Eric Aasen | KERA News

Eric Aasen

Managing Editor

Eric Aasen is KERA’s managing editor. He helps lead the station's news department, including radio and digital reporters, producers and newscasters. He also oversees, the station’s news website, and manages the station's digital news projects. He reports and writes stories for the website and contributes pieces to KERA radio. He's discussed breaking news live on various public radio programs, including The Takeaway, Here & Now and Texas Standard, as well as radio and TV programs in New Zealand and the United Kingdom.

In 2015, Eric was part of a KERA team that won a national Online Journalism Award. In 2017, KERA earned a station-record eight regional Edward R. Murrow Awards, including Overall Excellence. Also in 2017, KERA was nominated for a national Online Journalism Award for the station's coverage of the deadly Dallas police shooting.

Eric joined KERA in 2013 after 11 years as a reporter at The Dallas Morning News. His subjects ranged from the fiery demise of Big Tex (the iconic State Fair of Texas cowboy), to a friendly goose who helped children cross a busy street to school. He’s won numerous awards, including honors from the Texas Associated Press Managing Editors for his feature writing and breaking news reporting.

A Minnesota native, Eric has wanted to be a journalist since he was in the third grade. He graduated Phi Beta Kappa from DePauw University in Indiana, where he earned a political science degree and served as editor-in-chief of The DePauw student newspaper.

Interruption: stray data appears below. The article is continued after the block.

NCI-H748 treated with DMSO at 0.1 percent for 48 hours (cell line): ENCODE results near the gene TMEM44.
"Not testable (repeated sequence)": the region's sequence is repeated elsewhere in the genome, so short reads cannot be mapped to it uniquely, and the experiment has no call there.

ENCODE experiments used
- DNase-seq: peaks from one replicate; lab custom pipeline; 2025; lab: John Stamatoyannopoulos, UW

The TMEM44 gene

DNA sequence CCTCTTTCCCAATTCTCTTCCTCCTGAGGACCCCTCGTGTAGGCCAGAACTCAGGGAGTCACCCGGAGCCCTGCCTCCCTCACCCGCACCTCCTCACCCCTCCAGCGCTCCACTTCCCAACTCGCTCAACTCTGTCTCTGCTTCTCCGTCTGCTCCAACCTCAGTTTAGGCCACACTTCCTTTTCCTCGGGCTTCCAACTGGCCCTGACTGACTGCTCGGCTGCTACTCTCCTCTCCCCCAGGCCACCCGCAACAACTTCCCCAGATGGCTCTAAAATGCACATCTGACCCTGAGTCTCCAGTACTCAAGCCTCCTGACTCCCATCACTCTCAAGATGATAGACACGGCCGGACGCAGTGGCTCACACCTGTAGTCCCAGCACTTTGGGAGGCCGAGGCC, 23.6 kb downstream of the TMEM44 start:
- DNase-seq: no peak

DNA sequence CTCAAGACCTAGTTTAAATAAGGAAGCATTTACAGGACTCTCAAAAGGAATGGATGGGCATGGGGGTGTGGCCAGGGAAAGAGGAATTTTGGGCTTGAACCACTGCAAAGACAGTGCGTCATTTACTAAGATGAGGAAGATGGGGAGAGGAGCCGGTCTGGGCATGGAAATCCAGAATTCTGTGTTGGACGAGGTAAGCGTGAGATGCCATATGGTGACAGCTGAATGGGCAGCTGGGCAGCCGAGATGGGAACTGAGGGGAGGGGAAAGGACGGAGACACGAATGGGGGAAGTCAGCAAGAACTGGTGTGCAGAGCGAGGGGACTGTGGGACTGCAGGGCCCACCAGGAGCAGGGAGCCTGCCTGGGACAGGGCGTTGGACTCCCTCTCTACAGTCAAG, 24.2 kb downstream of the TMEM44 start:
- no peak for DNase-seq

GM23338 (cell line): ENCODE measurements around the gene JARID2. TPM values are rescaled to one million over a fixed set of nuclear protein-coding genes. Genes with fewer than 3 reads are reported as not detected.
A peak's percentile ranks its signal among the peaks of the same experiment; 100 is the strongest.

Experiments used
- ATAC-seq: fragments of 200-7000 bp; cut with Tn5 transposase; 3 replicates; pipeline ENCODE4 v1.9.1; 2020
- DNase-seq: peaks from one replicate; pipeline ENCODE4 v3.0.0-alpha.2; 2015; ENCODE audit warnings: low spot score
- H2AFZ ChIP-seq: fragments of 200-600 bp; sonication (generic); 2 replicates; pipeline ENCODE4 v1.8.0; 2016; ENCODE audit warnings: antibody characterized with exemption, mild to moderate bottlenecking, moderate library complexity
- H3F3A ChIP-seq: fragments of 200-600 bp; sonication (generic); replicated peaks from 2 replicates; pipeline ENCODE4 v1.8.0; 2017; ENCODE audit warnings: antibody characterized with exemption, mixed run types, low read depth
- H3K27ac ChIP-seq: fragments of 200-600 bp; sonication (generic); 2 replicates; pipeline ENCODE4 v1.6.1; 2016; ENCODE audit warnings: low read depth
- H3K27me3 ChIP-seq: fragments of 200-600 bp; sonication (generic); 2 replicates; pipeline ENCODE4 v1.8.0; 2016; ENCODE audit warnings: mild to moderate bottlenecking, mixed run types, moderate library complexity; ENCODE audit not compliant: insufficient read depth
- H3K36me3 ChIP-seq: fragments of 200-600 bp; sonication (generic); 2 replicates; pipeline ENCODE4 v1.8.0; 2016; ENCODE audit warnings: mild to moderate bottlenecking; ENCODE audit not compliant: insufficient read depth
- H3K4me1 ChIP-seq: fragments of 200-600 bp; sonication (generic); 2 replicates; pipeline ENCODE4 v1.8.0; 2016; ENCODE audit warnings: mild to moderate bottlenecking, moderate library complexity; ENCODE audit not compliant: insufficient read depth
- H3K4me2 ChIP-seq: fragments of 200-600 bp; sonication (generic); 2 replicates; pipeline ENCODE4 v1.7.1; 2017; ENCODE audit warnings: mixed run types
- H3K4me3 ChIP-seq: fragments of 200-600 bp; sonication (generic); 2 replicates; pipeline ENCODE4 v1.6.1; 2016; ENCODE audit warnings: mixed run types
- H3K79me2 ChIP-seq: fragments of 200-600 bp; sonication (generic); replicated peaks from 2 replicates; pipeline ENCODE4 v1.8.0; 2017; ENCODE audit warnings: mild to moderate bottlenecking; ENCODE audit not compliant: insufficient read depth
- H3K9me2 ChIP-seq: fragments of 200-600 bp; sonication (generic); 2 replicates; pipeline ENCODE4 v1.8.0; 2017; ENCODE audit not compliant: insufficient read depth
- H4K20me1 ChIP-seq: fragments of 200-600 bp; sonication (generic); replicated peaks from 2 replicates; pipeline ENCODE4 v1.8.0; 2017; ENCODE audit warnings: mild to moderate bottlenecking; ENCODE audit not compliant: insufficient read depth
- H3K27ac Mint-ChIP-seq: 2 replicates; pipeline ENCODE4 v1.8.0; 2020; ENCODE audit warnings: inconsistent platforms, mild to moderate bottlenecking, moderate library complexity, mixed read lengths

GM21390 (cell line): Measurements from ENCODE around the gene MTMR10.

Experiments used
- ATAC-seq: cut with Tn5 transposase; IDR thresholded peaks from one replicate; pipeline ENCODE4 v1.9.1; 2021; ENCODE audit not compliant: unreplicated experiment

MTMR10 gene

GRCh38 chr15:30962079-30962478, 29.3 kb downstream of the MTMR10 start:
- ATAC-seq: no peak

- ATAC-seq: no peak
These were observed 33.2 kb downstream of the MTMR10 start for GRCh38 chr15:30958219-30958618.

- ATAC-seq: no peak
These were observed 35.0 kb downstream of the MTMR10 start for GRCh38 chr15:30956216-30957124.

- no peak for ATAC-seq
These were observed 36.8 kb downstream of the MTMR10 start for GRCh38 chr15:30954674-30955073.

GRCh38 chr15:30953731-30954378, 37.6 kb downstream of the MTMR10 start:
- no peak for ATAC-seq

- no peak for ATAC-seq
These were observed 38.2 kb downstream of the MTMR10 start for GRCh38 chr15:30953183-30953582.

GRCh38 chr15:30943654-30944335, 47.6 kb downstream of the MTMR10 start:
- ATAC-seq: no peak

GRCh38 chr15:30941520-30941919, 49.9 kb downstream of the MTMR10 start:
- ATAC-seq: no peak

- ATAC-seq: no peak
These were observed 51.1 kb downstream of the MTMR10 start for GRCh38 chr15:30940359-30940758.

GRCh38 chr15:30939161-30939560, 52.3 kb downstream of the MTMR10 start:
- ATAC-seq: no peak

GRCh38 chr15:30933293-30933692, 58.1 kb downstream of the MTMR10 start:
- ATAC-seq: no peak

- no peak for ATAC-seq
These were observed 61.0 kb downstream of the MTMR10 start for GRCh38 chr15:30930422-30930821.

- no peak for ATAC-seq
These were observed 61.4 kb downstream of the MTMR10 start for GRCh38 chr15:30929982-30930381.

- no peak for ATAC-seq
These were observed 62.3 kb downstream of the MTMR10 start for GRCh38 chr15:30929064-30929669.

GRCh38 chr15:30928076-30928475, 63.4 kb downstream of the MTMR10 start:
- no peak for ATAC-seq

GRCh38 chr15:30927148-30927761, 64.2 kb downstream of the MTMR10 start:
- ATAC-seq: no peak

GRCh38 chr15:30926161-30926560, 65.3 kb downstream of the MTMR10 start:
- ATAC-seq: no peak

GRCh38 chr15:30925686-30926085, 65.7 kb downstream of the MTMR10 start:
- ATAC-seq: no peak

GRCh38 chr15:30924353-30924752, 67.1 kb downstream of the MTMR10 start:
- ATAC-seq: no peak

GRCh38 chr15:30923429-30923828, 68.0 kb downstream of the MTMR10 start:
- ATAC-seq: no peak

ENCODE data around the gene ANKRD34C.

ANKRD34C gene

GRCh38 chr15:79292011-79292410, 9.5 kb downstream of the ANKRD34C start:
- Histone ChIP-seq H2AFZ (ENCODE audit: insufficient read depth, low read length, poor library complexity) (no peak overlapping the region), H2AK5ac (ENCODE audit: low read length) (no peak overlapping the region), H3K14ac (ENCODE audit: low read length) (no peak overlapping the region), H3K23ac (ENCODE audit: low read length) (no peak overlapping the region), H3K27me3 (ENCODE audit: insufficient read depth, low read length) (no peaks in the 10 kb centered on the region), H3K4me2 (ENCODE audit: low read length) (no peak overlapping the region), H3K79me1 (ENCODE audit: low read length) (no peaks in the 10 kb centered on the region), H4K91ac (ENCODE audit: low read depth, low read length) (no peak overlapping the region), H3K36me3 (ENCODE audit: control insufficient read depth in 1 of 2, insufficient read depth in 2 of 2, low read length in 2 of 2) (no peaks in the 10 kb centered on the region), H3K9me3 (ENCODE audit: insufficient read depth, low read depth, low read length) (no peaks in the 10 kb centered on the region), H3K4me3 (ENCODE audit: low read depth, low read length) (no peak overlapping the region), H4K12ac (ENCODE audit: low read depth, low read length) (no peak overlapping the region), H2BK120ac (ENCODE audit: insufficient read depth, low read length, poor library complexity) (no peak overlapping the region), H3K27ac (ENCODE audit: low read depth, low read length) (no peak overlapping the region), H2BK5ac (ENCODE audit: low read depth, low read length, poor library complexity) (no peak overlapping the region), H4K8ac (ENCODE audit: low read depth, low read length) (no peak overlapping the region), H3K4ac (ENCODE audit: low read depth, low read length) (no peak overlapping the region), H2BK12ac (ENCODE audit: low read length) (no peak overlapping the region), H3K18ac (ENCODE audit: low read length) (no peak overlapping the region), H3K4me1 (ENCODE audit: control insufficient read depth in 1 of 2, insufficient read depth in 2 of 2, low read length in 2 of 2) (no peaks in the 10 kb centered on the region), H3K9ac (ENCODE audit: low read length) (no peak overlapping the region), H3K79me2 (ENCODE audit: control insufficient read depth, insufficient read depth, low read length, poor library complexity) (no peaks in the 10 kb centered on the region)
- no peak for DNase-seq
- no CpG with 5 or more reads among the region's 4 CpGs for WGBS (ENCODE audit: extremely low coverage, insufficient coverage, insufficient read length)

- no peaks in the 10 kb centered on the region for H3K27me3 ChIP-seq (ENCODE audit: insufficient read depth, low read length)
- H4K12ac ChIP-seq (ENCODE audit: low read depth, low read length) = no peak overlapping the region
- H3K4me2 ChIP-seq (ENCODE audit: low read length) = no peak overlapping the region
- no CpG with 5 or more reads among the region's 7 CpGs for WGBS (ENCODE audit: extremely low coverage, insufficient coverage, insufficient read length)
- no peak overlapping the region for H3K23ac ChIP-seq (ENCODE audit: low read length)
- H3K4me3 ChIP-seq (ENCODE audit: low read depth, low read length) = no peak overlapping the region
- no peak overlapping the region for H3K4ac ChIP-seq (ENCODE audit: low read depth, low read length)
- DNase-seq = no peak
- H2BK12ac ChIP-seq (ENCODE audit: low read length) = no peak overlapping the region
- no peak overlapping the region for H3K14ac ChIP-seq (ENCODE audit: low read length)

Eric and his wife, who’s also a journalist, have a daughter and son.

Ways to Connect

Scott Beale via flickr

At the Texas Capitol in Austin, battle lines are sharpening around one of this year’s biggest fights over social issues. It’s a battle over bathrooms, specifically which bathrooms transgender people should be allowed to use. 


The top local stories this afternoon from KERA News:

More Texas lawmakers are calling for the state to end straight-ticket voting. That’s when a person can vote for one political party down the ballot. Most states do not allow straight-ticket voting.


Credit rating agency Moody's has once again downgraded the city of Dallas bond rating. It means the city will pay more interest on new debt. The agency cited, in part, the troubled Dallas Police and Fire Pension Fund. It could go broke in about a decade if changes are not made.

State Fair of Texas

The State Fair of Texas is underway at Fair Park. For nearly 65 years, Big Tex, the giant cowboy, has stood over the fair, greeting visitors.  Here’s a history lesson.


It’s a big day for our very own Sam Baker. The local host of "Morning Edition" is marking his 25th anniversary at KERA.

Jimmy Emerson /

Hitting the road anytime soon?

Across Texas, you’ll pass through scores of towns. Some are poetic – Glen Rose, Pecan Plantation, Enchanted Oaks.

Maybe you’ll drive through the trio of sisters in Collin County – Melissa, Anna and Josephine.

There’s Sunrise and Sunset. A place called Paradise. There’s even Elmo and Kermit!

But you’ll also pass through Texas towns with some strange names.

Javier Giribet-Vargas / KERA News Special Contributor

The Dallas Police Department says it plans on spending $32 million in overtime this fiscal year – more than the $17 million budgeted.

Texas Independence Day is March 2. (On that day, back in 1836, the Texas Declaration of Independence was adopted at Washington-on-the-Brazos.) So, to celebrate, the KERA News staff figured we’d come up with a list of quintessential Texas experiences – a list of things you should do in the Lone Star State before you kick the bucket.

Krystina Martinez / KERA News

Juan Williams was in North Texas last week, speaking at events sponsored by the World Affairs Council of Dallas-Fort Worth. He’s written a new book called “We The People.” He explores modern-day Americans who extend the Founding Fathers’ original vision of the United States.